“Things are gradually improving,” says Stiffler. He believes there’s been a genuine shift in travel to reflect an audience that’s more eclectic than ever, including same-sex-parented families and trans and non-binary travellers. “Adverts should look like real people in the community, not just two models posing on a beach,” he explains.

That feeling of being represented can’t be understated, according to Jill Cruse. “There’s always been a kind of safety in numbers with this community,” she says. “It’s reassuring to go knowing you’ll feel welcome.”

Cruse is the vice president of guest experience at Olivia Travel, an operator based in San Francisco with a mostly lesbian clientele. She’s enthusiastic about the kinship that comes from the company’s group trips, which, she says, have even more value after two years of social isolation. She believes LGBTQ+ travellers are seeing the benefit of being among like-minded people again. “It means you’re free to be yourself, and, really, there’s nothing like feeling accepted.”

It’s not only the customer that’s changed, but also the type of trip. According to Burn, well-established LGBTQ+ destinations such as Thailand, Gran Canaria and Ibiza are still popular, but he’s also seeing travellers demonstrating their confidence with more adventurous trips, too. “We’re seeing more and more solo travellers in the market, too; single gay men looking to join a epic group hikes in Machu Picchu, for instance,” he says.

However attractive these destinations may be, it’s not a level playing field. Equality tracker Equaldex lists over 70 countries as having homophobic laws, several of them even enforcing capital punishment for same-sex activity. Perhaps unsurprisingly, then, travellers remain cautious: a 2021 survey by gay men’s magazine Attitude found that 82% of LGBTQ+ travellers consider a destination’s laws before travelling, and that threequarters ruled out destinations where homosexuality is illegal. But being open-minded can be beneficial, says Burn. “It’s worth remembering that these countries have gay citizens, too,” he says. “Tourism can show people that, really, we’re no different after all.”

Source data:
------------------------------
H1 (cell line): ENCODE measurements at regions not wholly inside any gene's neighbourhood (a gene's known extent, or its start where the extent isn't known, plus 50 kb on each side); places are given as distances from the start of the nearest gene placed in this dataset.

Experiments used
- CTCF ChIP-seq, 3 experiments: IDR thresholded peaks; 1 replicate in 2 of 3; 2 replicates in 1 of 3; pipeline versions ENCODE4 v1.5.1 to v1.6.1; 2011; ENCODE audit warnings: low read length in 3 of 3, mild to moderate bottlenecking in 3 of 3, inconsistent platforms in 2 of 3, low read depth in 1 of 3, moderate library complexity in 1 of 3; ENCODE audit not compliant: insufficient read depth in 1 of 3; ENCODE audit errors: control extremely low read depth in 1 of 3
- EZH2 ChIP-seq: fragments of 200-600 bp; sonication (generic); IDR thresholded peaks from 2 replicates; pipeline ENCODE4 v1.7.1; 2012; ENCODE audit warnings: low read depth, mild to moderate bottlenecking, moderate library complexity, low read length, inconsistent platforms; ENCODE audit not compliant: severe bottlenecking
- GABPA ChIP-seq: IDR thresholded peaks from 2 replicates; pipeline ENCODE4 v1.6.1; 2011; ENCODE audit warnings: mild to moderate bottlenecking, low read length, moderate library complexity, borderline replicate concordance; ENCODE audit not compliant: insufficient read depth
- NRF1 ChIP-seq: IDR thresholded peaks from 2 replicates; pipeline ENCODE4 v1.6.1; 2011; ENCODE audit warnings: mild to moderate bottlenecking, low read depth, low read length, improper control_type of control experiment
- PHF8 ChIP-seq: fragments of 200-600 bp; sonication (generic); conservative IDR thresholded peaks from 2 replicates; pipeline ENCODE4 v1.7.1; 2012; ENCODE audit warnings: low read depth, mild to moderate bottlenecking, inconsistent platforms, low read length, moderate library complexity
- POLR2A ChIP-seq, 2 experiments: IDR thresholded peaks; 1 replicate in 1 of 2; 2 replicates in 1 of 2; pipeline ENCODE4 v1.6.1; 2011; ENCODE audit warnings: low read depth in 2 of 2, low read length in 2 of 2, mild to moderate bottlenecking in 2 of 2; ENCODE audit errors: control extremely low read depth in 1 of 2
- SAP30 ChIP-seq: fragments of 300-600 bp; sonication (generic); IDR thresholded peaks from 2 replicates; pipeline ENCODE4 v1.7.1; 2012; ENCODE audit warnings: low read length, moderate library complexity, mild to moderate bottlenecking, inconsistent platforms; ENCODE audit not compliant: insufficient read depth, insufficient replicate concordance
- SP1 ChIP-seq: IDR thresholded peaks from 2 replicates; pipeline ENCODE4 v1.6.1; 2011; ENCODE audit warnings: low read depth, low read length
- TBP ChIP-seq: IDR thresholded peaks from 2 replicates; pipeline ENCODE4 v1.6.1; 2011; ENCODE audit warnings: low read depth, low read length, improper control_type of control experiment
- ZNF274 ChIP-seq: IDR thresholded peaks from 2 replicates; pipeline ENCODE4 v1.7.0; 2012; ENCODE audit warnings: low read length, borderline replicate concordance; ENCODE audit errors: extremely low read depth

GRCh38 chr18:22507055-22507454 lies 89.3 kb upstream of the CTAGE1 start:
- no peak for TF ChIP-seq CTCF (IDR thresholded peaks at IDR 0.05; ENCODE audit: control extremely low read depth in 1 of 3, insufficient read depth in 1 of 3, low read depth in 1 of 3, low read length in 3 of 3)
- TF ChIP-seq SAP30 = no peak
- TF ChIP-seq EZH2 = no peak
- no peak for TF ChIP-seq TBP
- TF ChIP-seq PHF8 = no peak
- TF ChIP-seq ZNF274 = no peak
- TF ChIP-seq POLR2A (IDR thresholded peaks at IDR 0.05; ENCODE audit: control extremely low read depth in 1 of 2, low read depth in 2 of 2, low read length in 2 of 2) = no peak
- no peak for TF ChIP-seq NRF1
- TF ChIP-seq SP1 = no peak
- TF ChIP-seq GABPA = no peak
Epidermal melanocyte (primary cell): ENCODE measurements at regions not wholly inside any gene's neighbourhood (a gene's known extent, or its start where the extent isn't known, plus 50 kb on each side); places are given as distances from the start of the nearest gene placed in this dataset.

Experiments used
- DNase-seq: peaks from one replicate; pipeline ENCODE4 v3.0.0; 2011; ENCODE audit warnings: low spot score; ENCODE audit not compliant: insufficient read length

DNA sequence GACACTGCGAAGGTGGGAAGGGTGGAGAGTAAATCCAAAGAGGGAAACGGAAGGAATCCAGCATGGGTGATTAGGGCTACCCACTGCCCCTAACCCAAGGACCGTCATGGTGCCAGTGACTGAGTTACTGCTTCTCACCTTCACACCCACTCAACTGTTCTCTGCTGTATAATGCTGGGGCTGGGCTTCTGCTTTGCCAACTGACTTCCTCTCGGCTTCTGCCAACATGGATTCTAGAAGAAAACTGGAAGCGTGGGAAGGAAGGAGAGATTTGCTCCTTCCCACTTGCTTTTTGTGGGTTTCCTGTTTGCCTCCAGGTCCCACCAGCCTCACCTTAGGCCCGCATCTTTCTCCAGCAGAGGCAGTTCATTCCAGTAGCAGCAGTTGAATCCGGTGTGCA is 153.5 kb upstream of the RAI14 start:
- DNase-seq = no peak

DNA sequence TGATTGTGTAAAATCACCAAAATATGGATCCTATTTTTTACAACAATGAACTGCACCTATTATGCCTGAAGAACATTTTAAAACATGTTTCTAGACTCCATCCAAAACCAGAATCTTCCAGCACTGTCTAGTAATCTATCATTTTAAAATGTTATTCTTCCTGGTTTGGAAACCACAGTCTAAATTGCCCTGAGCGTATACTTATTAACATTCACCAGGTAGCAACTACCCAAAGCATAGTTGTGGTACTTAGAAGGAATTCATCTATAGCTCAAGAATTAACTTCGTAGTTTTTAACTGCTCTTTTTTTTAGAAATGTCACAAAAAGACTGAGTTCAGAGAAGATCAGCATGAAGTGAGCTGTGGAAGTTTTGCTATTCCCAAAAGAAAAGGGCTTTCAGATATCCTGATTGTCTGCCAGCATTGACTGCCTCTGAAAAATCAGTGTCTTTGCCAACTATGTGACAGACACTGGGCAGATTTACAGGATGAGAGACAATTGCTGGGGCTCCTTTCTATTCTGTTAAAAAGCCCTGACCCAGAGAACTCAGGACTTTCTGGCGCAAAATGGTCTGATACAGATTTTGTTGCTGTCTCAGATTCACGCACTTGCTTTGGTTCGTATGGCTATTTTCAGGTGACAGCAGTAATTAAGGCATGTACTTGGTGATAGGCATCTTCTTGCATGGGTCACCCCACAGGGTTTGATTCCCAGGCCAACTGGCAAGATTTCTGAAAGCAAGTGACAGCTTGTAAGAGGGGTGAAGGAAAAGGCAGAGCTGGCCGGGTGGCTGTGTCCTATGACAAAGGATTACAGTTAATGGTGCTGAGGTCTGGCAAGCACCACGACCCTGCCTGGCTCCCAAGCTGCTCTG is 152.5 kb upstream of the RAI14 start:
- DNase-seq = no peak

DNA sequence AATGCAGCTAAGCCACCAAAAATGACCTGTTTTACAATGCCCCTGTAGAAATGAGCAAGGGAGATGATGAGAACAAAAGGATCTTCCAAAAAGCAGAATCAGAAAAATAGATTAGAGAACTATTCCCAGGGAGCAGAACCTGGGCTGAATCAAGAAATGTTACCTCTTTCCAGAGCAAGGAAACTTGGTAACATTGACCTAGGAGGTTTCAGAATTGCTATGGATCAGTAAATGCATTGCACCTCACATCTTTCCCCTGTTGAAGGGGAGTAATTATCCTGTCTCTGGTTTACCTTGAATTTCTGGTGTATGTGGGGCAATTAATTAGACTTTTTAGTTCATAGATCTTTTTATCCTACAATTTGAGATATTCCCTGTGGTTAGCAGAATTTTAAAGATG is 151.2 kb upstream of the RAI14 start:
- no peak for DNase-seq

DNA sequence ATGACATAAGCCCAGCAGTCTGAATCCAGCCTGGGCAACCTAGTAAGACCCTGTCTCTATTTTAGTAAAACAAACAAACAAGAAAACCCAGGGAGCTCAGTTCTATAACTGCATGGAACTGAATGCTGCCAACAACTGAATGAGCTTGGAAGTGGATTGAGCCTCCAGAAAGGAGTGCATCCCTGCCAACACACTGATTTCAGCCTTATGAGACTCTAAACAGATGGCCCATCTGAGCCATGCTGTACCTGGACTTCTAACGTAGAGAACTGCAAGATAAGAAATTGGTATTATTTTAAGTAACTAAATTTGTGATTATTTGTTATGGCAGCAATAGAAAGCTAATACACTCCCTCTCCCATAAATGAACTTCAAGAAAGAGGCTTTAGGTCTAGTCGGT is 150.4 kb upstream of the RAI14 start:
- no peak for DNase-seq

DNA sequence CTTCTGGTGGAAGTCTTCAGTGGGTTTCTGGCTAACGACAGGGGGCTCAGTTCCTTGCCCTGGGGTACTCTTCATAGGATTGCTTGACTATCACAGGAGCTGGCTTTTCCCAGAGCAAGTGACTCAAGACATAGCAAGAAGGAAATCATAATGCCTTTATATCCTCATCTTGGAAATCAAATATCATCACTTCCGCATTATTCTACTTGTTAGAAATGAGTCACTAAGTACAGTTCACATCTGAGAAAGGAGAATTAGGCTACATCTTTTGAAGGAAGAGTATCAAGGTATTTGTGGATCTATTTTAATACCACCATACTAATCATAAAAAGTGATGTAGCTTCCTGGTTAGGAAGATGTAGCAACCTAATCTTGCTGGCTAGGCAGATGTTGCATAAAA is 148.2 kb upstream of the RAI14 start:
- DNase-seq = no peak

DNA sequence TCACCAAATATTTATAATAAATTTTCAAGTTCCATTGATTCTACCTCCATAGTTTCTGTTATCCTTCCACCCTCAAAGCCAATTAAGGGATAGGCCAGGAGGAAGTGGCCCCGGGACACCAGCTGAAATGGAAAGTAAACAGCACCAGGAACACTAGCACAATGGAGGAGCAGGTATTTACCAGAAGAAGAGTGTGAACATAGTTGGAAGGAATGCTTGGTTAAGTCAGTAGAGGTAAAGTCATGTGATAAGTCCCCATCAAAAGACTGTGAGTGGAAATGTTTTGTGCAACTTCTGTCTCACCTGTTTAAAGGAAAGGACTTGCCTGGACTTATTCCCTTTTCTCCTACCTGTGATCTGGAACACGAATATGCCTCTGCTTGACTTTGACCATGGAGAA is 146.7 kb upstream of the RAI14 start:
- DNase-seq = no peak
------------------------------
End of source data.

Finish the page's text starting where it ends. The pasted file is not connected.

The benefits of welcoming diverse, broad-minded travellers has paid off for some destinations. The likes of Tel Aviv and Rio de Janeiro, says Mayle, have woken up to not just the financial rewards of an inclusive approach, but also the more human benefits, too. “LGBTQ+ people are, by nature, welcoming and open people,” he says. “Plus, many of us have a big network of like-minded people back home.”

Wat Arun temple, Bangkok. Thailand has marketed itself as a welcoming place for LGBTQ+ travellers.

Photograph by Getty Images

Walking the walk

While it’s understandable that travellers may not want to go somewhere they can’t be themselves, Tanzella points out that scores of destinations are off-limits as a result. “A lot of nations that have progressive laws today had very different laws a decade ago,” he says, encouraging travellers to do their research before travel but not to dismiss destinations altogether purely based on politics.

Any legislative change begins at the top, of course, but certain governments pose a challenge for the industry. In these cases, companies looking to directly advertise to gay, lesbian or trans travellers can rarely do so overtly. Burn argues that such destinations — which often happily take bookings from LGBTQ+ travellers — need to put their money where their mouth is. “A lot of them rely on the money of these travellers, but are they making inroads with getting laws changed?” he asks. “It’s not fair to have one rule for citizens and another for visitors.”